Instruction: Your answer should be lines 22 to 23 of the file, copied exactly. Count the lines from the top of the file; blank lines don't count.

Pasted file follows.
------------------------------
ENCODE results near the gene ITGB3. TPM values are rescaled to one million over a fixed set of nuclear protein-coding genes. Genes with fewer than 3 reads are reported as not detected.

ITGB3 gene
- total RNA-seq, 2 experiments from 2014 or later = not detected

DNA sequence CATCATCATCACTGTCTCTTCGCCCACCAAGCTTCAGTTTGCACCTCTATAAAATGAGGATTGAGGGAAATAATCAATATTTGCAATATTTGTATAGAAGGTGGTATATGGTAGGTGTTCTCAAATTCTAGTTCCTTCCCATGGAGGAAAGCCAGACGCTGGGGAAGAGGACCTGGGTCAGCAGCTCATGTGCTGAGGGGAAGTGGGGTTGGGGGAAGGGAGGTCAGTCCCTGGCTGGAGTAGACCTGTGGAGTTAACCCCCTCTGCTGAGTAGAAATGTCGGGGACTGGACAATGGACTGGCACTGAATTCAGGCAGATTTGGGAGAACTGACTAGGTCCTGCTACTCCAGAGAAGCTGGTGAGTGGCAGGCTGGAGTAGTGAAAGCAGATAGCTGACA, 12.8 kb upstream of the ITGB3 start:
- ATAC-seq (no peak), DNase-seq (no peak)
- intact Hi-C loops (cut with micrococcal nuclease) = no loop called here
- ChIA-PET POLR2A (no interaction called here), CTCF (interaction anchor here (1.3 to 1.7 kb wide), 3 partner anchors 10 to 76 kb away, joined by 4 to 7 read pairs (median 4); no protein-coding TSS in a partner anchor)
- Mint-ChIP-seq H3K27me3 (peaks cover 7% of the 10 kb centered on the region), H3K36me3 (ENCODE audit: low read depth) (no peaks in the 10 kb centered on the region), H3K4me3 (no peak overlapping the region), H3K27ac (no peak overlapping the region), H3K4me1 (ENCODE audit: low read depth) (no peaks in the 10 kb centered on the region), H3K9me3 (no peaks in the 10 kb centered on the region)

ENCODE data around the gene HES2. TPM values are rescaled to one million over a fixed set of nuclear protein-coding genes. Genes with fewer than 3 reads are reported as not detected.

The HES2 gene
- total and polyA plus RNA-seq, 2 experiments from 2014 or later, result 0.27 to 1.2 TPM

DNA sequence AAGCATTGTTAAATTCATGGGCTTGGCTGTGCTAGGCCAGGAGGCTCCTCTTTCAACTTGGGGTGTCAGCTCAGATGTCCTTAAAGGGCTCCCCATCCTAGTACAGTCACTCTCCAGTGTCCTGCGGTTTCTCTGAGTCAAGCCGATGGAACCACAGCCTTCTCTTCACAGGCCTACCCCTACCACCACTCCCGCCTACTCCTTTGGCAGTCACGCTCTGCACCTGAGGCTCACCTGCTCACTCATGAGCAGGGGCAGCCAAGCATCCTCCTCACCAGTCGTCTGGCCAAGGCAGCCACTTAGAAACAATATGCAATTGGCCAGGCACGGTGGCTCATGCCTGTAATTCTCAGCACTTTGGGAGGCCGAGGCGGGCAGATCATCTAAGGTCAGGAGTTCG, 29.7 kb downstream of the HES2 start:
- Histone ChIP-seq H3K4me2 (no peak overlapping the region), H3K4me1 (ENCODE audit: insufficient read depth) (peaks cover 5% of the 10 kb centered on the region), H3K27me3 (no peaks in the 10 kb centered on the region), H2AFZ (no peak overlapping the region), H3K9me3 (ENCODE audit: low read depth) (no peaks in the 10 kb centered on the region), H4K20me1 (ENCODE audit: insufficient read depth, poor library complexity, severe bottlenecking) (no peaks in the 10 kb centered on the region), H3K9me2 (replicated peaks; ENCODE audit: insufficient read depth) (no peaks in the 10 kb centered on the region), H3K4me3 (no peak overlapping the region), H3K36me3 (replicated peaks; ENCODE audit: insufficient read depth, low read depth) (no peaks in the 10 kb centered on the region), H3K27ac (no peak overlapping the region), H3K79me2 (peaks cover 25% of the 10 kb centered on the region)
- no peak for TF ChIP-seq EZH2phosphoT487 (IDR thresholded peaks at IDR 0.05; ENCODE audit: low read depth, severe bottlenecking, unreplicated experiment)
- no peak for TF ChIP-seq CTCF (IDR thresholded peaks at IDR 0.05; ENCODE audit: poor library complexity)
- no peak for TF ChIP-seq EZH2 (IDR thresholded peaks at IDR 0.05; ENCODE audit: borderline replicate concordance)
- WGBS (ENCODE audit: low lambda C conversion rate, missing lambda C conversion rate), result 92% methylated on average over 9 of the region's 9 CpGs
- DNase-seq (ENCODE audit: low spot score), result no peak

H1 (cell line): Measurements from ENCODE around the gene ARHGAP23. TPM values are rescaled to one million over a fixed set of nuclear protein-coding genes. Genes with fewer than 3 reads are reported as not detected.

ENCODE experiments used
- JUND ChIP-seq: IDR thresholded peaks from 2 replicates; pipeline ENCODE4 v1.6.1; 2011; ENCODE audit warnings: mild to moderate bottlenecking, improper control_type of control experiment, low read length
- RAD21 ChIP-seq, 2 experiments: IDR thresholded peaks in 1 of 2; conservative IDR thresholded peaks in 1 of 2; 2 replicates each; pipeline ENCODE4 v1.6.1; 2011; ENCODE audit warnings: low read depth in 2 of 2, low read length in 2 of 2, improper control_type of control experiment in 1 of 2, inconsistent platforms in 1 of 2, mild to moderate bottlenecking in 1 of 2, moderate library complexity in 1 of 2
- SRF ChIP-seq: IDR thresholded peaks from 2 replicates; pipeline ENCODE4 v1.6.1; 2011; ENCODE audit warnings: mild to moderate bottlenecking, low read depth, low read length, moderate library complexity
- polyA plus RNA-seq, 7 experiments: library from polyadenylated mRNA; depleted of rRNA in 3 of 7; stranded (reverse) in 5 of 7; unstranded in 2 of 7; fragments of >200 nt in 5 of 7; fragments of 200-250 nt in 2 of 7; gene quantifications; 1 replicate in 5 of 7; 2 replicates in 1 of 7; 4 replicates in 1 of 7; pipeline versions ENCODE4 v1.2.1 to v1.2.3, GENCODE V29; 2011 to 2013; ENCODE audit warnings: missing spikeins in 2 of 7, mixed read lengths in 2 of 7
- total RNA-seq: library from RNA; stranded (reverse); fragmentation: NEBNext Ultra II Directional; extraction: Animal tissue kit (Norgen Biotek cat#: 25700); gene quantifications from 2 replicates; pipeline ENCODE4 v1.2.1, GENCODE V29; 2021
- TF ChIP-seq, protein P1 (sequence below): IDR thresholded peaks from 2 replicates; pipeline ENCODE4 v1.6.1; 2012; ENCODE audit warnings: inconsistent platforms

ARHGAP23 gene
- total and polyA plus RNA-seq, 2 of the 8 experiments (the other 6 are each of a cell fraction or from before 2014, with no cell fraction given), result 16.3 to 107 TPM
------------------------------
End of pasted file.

- RAD21 ChIP-seq, 2 experiments: IDR thresholded peaks in 1 of 2; conservative IDR thresholded peaks in 1 of 2; 2 replicates each; pipeline ENCODE4 v1.6.1; 2011; ENCODE audit warnings: low read depth in 2 of 2, low read length in 2 of 2, improper control_type of control experiment in 1 of 2, inconsistent platforms in 1 of 2, mild to moderate bottlenecking in 1 of 2, moderate library complexity in 1 of 2
- SRF ChIP-seq: IDR thresholded peaks from 2 replicates; pipeline ENCODE4 v1.6.1; 2011; ENCODE audit warnings: mild to moderate bottlenecking, low read depth, low read length, moderate library complexity